Based on the latest findings from the Congressional Budget Office, the president’s latest budget proposal may signal an end to the “balanced approach” he has advocated for the past several years as it relies primarily on new taxes to reduce borrowing.
President Obama’s most recent budget request would reduce borrowing by $1.1 trillion over the next decade compared with current law — almost entirely through higher taxes on the rich, large estates and smokers, congressional budget analysts said Friday.
In addition to raising nearly $1 trillion in new taxes, the president’s blueprint would also cut spending modestly, according to the analysis by the nonpartisan Congressional Budget Office.
However, those savings include money the government never intended to spend anyway, such as a contingency fund for the wars in Iraq and Afghanistan and nearly $300 billion in unneeded disaster relief. [...]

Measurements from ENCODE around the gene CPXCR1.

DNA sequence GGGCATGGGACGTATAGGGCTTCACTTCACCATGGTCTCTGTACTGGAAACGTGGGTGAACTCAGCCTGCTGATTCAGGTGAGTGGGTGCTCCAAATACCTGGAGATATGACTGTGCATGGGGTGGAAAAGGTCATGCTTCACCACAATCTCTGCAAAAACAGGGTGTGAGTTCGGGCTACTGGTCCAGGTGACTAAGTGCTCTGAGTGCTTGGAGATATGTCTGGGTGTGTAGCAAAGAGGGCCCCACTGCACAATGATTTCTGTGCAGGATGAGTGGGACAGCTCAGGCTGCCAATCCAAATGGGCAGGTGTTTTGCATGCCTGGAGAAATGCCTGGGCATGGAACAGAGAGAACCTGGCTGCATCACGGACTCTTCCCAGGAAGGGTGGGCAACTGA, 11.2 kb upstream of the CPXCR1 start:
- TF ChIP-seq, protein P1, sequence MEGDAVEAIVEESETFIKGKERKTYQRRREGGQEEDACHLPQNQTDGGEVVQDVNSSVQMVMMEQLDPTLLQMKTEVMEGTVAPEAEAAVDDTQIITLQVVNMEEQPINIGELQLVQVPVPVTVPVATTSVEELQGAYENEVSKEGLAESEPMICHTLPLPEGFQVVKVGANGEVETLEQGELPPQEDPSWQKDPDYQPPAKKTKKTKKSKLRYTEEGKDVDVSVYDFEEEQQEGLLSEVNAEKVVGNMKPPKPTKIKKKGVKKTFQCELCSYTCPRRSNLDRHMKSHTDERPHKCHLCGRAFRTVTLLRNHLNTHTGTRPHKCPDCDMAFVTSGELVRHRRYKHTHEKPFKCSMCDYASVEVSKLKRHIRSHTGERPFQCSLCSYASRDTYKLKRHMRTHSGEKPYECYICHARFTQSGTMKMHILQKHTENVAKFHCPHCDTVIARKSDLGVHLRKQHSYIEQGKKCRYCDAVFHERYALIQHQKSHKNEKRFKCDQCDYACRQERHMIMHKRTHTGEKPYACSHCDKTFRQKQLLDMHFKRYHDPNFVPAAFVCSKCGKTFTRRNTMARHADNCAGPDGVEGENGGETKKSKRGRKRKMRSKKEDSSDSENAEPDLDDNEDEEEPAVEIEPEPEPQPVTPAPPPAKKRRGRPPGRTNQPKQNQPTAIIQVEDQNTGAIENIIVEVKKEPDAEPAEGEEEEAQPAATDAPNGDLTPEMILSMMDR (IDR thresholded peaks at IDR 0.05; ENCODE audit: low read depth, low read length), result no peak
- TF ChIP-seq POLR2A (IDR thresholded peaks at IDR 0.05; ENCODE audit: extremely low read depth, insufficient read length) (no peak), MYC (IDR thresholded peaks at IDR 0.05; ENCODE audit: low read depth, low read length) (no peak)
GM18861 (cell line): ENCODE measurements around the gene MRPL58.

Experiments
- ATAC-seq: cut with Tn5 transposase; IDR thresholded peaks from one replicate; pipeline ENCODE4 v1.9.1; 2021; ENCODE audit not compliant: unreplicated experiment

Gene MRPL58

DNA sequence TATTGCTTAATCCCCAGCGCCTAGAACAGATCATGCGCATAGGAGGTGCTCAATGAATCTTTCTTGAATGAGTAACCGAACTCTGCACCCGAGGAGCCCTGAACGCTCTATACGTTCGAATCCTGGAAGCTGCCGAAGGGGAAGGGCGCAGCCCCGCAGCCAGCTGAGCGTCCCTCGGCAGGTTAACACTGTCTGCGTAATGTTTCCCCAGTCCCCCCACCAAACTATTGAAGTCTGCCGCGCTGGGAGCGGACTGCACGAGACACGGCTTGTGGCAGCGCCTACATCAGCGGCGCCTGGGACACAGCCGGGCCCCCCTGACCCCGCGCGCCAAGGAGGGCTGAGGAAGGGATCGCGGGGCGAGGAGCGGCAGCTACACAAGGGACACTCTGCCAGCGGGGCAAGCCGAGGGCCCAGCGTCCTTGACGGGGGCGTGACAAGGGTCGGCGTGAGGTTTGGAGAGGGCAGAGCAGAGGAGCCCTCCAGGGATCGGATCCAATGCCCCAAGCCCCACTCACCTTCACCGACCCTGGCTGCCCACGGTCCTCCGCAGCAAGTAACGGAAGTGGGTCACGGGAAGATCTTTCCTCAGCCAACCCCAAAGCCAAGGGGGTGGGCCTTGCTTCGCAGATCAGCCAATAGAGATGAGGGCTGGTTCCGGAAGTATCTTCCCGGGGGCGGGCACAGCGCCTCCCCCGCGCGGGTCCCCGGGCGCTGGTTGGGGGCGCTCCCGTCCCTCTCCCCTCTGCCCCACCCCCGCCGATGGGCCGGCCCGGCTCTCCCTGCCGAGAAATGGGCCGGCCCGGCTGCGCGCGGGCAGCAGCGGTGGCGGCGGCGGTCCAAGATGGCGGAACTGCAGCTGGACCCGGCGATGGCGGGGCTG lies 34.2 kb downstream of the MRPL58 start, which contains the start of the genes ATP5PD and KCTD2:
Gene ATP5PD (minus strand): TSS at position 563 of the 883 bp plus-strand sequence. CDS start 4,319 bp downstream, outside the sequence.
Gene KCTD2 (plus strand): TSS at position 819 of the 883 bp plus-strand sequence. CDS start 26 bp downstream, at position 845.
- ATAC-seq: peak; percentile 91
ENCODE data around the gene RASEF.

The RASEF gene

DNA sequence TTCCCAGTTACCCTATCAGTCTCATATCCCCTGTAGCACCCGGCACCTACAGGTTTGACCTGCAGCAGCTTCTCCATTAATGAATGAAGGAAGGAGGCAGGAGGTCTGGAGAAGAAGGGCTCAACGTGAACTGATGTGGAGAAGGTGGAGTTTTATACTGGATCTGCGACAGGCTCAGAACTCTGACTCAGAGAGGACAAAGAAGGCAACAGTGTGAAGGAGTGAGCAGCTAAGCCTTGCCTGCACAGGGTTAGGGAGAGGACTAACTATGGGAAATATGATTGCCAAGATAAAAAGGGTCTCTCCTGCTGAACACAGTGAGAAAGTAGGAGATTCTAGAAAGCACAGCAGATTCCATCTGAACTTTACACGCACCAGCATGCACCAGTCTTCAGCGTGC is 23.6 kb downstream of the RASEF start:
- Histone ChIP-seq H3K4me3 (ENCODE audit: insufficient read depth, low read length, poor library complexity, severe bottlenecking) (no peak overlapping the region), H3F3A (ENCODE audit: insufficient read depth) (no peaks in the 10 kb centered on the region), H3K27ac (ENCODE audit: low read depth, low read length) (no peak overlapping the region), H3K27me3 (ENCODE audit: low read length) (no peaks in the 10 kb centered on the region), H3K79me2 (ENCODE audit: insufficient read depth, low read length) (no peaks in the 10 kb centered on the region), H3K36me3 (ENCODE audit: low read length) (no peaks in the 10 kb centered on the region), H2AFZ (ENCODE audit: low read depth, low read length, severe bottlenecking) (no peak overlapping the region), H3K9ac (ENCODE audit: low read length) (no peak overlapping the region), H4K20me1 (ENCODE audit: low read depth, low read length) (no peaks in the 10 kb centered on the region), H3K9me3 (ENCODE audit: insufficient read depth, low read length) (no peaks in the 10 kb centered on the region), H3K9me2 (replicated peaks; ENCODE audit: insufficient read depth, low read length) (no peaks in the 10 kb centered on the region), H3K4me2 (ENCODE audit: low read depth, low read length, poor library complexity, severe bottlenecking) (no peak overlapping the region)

All told, if the savings from military operations and disaster relief were discounted, Obama’s budget blueprint would actually increase spending over the next decade by roughly $700 billion, according to CBO figures. And while Obama’s budget would still reduce projected borrowing by that measure, the 10-year total would shrink to around $255 billion
The president’s proposal reduces the deficit by $1.1 trillion over the next 10 years while making new investments and raising taxes. For liberals there isn’t a whole lot to dislike, but the Republicans will obviously want to kill this thing with fire as quickly as possible so they can vote on another incarnation of the Ryan budget which would actually increase the deficit.
According to the Washington Post, Mitch McConnell said the president’s proposal “is not a ‘balanced’ budget” even by Democratic standards, and he’s right. And there’s nothing wrong with that.
At this point the deficit is already shrinking precipitously and the “balanced approach” may die with it. And that’s not to say the Republicans will suddenly achieve enlightenment and agree that we should stop cutting, but it will increase the pressure on them to come up with new reasons to keep cutting.
When the budget deficit dissipates the only argument you’re left with is the idea that government is simply too big, and I don’t think voters respond to that as well as they do big scary numbers.